At least three people have been killed in the Greek capital as protesters set fire to a bank during a general strike over planned austerity measures.
The fire brigade said three bodies were found inside the bank in Athens. Another building is also on fire.
Petrol bombs were thrown at police who responded with pepper spray, tear gas and stun grenades.
Protesters are angered by spending cuts and tax rises planned in return for a 110bn euro (£95bn) bail-out for Greece.
Parliament is to vote on the measures by the end of the week.
Measures include wage freezes, pension cuts and tax rises. They aim to achieve fresh budget cuts of 30bn euros over three years, with the goal of cutting Greece's public deficit to less than 3% of GDP by 2014. It currently stands at 13.6%.
A mass rally attended by thousands of people took place in central Athens before some protests began to turn violent
Outside parliament, a group of protesters rushed up a flight of steps, taunting MPs to come out and calling them "thieves".
Riot police forced them back with pepper spray, tear gas and stun grenades.
The general strike is the third to hit Greece in as many months.
Meanwhile, the German parliament has begun considering the bail-out plan for Greece.
Chancellor Angela Merkel urged MPs to back the emergency loan package agreed by European finance ministers at the weekend.
It requires Germany to pay the largest proportion of the loans.
"Quite simply, Europe's future is at stake," she said.
The EU has agreed to provide 80bn euros (£69bn) in funding - of which around 22bn euros would come from Germany - while the rest will come from the International Monetary Fund (IMF).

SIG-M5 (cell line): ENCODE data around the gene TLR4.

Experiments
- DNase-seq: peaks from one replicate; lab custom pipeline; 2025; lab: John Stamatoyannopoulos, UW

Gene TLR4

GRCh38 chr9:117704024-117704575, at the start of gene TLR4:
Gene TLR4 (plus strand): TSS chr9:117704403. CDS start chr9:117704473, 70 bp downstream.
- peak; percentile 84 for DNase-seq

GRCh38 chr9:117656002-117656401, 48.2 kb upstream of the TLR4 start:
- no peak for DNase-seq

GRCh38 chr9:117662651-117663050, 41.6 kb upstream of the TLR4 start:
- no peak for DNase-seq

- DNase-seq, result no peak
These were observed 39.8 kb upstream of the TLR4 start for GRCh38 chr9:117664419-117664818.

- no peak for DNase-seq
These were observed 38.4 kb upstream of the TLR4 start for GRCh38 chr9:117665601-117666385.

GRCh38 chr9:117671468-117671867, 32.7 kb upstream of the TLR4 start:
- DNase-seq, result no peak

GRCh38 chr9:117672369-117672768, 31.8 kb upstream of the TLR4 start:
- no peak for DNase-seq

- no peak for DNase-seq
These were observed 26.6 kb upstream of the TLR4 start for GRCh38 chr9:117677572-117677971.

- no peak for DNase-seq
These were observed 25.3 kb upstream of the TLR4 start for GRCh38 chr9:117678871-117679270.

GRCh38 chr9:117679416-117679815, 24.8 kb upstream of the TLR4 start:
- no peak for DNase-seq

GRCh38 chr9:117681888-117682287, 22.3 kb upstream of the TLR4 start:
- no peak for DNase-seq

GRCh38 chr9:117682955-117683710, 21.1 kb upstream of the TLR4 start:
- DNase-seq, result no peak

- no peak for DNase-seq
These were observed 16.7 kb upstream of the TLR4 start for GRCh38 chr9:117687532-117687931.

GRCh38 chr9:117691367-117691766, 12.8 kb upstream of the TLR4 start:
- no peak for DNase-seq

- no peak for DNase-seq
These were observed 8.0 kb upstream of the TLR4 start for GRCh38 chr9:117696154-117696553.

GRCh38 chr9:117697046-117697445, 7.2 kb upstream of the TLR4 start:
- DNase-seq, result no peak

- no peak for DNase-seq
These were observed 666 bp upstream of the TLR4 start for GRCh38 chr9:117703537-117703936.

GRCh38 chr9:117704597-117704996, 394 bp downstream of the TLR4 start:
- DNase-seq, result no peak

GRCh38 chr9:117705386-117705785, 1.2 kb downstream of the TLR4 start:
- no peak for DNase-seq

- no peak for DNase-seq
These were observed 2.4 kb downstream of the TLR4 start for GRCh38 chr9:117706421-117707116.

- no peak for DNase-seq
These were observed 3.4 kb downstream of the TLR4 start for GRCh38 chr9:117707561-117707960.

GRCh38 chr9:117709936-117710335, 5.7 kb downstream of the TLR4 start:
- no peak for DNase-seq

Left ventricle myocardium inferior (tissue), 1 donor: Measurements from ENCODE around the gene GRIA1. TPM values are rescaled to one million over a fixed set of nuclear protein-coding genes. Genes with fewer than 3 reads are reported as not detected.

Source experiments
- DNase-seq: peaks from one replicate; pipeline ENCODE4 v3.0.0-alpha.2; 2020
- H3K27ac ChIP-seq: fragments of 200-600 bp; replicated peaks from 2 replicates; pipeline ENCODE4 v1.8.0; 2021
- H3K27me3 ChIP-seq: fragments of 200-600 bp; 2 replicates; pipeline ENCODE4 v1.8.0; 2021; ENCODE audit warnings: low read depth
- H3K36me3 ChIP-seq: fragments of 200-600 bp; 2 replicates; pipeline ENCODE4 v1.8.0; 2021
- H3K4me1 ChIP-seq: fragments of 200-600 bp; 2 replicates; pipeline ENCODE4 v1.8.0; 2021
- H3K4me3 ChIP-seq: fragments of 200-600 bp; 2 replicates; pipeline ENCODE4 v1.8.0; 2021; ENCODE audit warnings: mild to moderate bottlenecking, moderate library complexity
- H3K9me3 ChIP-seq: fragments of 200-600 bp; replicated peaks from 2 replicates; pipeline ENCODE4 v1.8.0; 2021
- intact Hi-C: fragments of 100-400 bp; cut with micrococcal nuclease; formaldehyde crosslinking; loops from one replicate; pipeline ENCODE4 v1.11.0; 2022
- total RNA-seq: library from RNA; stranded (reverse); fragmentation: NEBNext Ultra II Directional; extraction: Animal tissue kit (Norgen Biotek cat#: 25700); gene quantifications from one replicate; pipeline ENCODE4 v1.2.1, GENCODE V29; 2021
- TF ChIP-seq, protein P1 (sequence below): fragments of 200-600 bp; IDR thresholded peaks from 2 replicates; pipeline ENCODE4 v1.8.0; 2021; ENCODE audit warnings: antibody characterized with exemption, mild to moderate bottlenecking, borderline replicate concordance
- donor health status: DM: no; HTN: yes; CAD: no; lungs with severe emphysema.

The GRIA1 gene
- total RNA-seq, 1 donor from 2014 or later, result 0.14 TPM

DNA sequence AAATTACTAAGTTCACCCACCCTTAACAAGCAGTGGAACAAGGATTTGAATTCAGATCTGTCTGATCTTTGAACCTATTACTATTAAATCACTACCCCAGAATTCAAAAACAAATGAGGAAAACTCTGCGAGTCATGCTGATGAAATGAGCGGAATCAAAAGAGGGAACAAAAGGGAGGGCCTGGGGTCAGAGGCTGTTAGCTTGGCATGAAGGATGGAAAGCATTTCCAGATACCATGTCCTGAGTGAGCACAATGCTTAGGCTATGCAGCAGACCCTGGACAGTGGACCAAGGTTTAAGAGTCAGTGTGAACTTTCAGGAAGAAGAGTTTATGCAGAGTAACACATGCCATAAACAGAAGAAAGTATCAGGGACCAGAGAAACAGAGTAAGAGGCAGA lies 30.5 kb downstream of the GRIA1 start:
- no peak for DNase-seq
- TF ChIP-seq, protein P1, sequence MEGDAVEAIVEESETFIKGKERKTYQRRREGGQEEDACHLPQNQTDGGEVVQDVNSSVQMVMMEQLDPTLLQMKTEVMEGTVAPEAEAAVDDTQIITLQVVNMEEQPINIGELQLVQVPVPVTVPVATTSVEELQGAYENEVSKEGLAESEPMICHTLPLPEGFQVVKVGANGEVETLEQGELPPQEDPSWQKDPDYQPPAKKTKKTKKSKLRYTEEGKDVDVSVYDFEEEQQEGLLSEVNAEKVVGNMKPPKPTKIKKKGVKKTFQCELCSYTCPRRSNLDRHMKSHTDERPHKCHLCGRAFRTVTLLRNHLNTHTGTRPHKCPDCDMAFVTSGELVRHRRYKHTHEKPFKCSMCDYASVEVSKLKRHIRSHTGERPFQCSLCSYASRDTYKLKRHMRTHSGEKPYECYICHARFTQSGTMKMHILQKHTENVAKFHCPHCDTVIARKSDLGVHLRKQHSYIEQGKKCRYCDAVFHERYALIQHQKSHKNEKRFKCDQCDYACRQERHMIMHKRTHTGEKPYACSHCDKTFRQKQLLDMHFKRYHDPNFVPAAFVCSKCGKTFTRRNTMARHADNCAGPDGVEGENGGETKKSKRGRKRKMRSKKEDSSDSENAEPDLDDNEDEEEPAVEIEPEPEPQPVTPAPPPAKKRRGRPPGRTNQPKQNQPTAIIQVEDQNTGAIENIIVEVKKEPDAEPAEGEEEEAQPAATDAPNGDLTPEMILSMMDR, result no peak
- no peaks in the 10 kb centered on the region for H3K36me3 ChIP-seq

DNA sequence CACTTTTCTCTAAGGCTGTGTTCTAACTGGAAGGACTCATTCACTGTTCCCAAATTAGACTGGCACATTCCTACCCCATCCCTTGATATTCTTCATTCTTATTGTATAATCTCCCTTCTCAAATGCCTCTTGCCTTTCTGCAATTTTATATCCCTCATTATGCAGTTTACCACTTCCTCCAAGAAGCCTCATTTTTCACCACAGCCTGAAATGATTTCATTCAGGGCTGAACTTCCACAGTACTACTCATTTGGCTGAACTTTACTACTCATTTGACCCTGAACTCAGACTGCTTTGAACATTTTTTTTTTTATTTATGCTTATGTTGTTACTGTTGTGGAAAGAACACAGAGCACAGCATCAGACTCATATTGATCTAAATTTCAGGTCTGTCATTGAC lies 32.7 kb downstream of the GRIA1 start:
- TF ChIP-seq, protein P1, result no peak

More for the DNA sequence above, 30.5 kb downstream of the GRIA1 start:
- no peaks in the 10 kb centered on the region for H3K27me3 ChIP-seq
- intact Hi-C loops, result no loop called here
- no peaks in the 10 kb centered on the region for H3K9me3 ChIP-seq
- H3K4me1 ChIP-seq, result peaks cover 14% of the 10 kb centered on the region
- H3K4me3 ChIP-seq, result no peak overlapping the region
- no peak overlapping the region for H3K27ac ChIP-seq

Flights in and out of Greece stopped at midnight, and trains and ferries were not running. Schools, hospitals, and many offices are shut.
The BBC's Malcolm Brabant in Athens says the deepening unrest will send a signal to the Greek government about the mood in the country and to the international community about Greece's problems in implementing the austerity plan.
Tens of thousands of civil servants currently eligible for a lump sum on retirement have applied before the measures are passed, he says.
The government has appealed to demoralised staff in the military, police, schools and hospitals not to retire, fearing the surge in demand for benefits could further drain treasury resources.
Foreign governments and investors are watching events in Greece with concern.
Chris Lowe of FTN Financial in New York told the BBC that the US financial community had been shocked by the violent protests.
"The [US] reaction is that [Greek] people will simply refuse to accept the austerity plan," he said.
"If the Greeks are this upset, then maybe we need to worry about the Portuguese and Spanish and Italians being upset with the cuts they're going to have to make."
Union leaders say the cuts target low-income Greeks.
"There are other things the [government] can do, before taking money from a pensioner who earns 500 euros (£430) a month," Spyros Papaspyros, leader of the public servants' union ADEDY, told Greek private television.
In Athens, Greeks spoke of their anger at the tough economic measures.
Businessman Dmitris Mentis told the BBC that wealthy Greeks had to pay their "fair share of the burden".
"The rich class has been evading taxes for decades now," he said.
Athens-based journalist Christos Michaelides told the BBC: "There is a big fear in the whole of society - a sense of injustice in most of the measures.
"There is a fear that things could get very, very ugly if people don't feel that what they are doing now, in these austerity measures, is going to be worthwhile."
On Tuesday, several thousand teachers and students marched to parliament carrying black flags and banners.
The demonstration was largely peaceful but some scuffles broke out near the parliament building.
The bail-out deal is designed to prevent Greece from defaulting on its massive debt.
However, it must first be approved by some parliaments in the 15 other eurozone countries.
Greek Prime Minister George Papandreou has said the austerity cuts involve "great sacrifices".